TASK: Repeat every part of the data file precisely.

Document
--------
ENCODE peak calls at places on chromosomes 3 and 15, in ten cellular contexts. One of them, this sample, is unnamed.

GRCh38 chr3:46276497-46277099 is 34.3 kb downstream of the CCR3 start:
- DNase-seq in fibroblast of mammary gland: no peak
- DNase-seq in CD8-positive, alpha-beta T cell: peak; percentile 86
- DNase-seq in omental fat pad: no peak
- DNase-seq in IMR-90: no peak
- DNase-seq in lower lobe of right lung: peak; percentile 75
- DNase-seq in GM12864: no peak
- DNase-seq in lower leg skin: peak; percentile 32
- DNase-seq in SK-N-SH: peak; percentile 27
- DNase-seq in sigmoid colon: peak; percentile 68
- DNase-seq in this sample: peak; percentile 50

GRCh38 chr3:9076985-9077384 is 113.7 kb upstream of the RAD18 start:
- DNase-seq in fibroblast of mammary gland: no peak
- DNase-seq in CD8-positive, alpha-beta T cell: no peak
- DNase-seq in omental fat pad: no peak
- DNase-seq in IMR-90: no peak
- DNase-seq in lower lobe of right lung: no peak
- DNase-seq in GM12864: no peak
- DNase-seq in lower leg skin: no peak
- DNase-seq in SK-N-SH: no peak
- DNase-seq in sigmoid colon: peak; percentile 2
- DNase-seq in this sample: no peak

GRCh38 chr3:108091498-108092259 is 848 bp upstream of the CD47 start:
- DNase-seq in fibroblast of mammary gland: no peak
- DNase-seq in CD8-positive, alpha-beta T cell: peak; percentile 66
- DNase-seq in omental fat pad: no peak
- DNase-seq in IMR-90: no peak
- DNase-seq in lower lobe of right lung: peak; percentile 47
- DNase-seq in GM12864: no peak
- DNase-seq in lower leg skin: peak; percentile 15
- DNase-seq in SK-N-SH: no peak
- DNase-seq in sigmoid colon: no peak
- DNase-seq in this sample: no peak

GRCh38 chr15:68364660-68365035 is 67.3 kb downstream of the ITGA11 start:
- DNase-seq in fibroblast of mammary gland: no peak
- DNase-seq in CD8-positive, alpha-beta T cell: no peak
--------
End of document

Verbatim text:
ENCODE peak calls at places on chromosomes 3 and 15, in ten cellular contexts. One of them, this sample, is unnamed.

GRCh38 chr3:46276497-46277099 is 34.3 kb downstream of the CCR3 start:
- DNase-seq in fibroblast of mammary gland: no peak
- DNase-seq in CD8-positive, alpha-beta T cell: peak; percentile 86
- DNase-seq in omental fat pad: no peak
- DNase-seq in IMR-90: no peak
- DNase-seq in lower lobe of right lung: peak; percentile 75
- DNase-seq in GM12864: no peak
- DNase-seq in lower leg skin: peak; percentile 32
- DNase-seq in SK-N-SH: peak; percentile 27
- DNase-seq in sigmoid colon: peak; percentile 68
- DNase-seq in this sample: peak; percentile 50

GRCh38 chr3:9076985-9077384 is 113.7 kb upstream of the RAD18 start:
- DNase-seq in fibroblast of mammary gland: no peak
- DNase-seq in CD8-positive, alpha-beta T cell: no peak
- DNase-seq in omental fat pad: no peak
- DNase-seq in IMR-90: no peak
- DNase-seq in lower lobe of right lung: no peak
- DNase-seq in GM12864: no peak
- DNase-seq in lower leg skin: no peak
- DNase-seq in SK-N-SH: no peak
- DNase-seq in sigmoid colon: peak; percentile 2
- DNase-seq in this sample: no peak

GRCh38 chr3:108091498-108092259 is 848 bp upstream of the CD47 start:
- DNase-seq in fibroblast of mammary gland: no peak
- DNase-seq in CD8-positive, alpha-beta T cell: peak; percentile 66
- DNase-seq in omental fat pad: no peak
- DNase-seq in IMR-90: no peak
- DNase-seq in lower lobe of right lung: peak; percentile 47
- DNase-seq in GM12864: no peak
- DNase-seq in lower leg skin: peak; percentile 15
- DNase-seq in SK-N-SH: no peak
- DNase-seq in sigmoid colon: no peak
- DNase-seq in this sample: no peak

GRCh38 chr15:68364660-68365035 is 67.3 kb downstream of the ITGA11 start:
- DNase-seq in fibroblast of mammary gland: no peak
- DNase-seq in CD8-positive, alpha-beta T cell: no peak